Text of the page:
Jasna Hribernik, Ljoba Jenče, Borut Čelik, Zala Zia Lenardič, Tomaž Šimnovec
@Speculum Artium 2021
Washing hall of Trbovlje Coal mine (Google maps)
In an encounter of voices and sounds of two simultaneously existing civilizations, that of humans and that of whales, a new SOUND-SPACE begins to emerge. During the performance, the sounds of whales combine with a human voice to directly generate a 3D composition of a VIDEO-SPACE. The aim of the project is to arouse a strong sensory perception as well as to generate an immersion so deep that it enables the spectator to distance himself from the world, enough to make it possible for him to think about the world and the possible scenarios of its future. One of those, the traditional Slovenian folk song Riba Faronika, is encoded in the central sound template of the project. Its imaginative power is an exceptional remnant of the cosmology of our ancestors. It was documented in 1952 at Podmelec in the Tolmin region, and it speaks about a fish that carries the entire world on its back. If the fish were to turn upside down, it would be the end of the world. A similar story can also be found in Japan.
The performance is a multimedia poetical research project that incorporates the principles of art and technology. In combining live performance with a new-media practice it creates new esthetic codes and sensory experiences. It consists of a dialogue between the “analogue” performing artist and the audio-visual space, the elements of which are being generated through the manipulation of picture and sound, activated by the performing artist during the performance via the sensors on her arm. Human voice, in communication with the sounds of whales, tries to establish problem fields of modern times, indicate new paradigms of civilization, and think of new worlds that are about to emerge in the future. It problematizes the break point, the future and the importance of the human species on planet Earth during a possible transition of our civilization.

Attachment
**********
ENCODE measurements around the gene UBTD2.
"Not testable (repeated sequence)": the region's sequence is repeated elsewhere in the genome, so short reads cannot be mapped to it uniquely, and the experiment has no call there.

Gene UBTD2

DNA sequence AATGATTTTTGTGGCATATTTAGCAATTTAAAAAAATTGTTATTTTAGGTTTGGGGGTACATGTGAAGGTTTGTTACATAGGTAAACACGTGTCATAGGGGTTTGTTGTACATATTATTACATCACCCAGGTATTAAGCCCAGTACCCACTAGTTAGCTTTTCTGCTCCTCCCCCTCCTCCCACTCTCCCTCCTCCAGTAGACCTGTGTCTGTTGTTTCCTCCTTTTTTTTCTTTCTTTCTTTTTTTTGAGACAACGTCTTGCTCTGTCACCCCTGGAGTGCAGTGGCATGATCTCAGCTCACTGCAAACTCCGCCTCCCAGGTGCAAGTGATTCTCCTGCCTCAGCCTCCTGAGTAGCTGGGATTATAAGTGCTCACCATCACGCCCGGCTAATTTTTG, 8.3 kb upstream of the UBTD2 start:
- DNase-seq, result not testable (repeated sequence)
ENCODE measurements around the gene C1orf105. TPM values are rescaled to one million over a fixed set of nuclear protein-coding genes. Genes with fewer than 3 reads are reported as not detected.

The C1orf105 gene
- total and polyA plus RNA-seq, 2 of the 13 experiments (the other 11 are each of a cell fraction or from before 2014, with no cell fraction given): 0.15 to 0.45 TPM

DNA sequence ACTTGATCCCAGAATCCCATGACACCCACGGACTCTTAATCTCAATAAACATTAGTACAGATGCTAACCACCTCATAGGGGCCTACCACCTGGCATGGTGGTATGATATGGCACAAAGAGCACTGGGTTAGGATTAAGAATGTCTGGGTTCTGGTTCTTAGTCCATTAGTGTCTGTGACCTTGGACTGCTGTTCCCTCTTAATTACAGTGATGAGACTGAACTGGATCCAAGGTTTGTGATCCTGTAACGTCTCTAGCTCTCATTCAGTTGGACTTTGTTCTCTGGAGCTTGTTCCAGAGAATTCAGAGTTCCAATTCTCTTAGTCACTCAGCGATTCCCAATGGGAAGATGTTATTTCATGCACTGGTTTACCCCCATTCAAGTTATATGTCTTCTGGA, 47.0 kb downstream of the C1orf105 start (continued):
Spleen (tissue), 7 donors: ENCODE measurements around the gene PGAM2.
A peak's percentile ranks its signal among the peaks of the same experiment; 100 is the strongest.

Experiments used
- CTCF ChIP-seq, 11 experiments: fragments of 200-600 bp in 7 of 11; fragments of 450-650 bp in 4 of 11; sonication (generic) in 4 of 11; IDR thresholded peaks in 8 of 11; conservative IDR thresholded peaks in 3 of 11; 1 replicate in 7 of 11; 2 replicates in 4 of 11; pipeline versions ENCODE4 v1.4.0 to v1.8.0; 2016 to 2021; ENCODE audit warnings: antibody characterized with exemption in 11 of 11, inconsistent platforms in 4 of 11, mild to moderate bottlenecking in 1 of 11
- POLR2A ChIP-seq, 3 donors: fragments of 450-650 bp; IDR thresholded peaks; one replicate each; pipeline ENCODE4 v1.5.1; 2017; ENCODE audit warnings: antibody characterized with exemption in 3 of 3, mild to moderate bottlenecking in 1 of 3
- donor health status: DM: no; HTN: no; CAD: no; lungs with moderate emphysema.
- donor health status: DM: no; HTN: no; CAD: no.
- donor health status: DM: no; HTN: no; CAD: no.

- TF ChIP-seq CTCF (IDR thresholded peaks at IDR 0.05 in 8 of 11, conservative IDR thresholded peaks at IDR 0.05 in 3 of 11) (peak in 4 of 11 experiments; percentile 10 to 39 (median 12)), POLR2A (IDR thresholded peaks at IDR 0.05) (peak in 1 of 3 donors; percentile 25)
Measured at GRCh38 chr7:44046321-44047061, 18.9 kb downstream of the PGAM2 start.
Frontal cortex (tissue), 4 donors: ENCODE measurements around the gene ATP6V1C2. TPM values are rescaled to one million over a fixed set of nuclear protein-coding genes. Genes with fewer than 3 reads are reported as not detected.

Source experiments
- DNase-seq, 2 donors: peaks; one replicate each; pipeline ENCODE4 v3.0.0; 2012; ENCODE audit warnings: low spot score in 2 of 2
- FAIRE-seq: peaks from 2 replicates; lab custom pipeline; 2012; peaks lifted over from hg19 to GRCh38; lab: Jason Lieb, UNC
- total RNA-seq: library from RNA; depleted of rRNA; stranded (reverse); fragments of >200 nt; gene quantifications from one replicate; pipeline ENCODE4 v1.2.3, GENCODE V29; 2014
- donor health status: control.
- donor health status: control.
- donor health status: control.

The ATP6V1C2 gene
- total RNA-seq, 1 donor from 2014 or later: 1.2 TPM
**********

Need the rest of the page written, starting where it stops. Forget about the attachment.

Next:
Communication as a continuous and endless exchange of information in different ways: on the waves of echolocation, several thousands of kilometers, and if we think in terms of space, in immeasurable eons. The information that eventually turns into a dialogue spreads through all media, but the silky sea waters that cover most of our planet are the supportive medium on Earth, a universe parallel to the human one. It remains unexplored and mostly unknown. Nevertheless, it reaches out to us in ways we might not even yet understand. For millions of years, the secrets of great depths have been kept safe by the whales.
(Andreea Oarga Mulec, environmental biologist, project partner)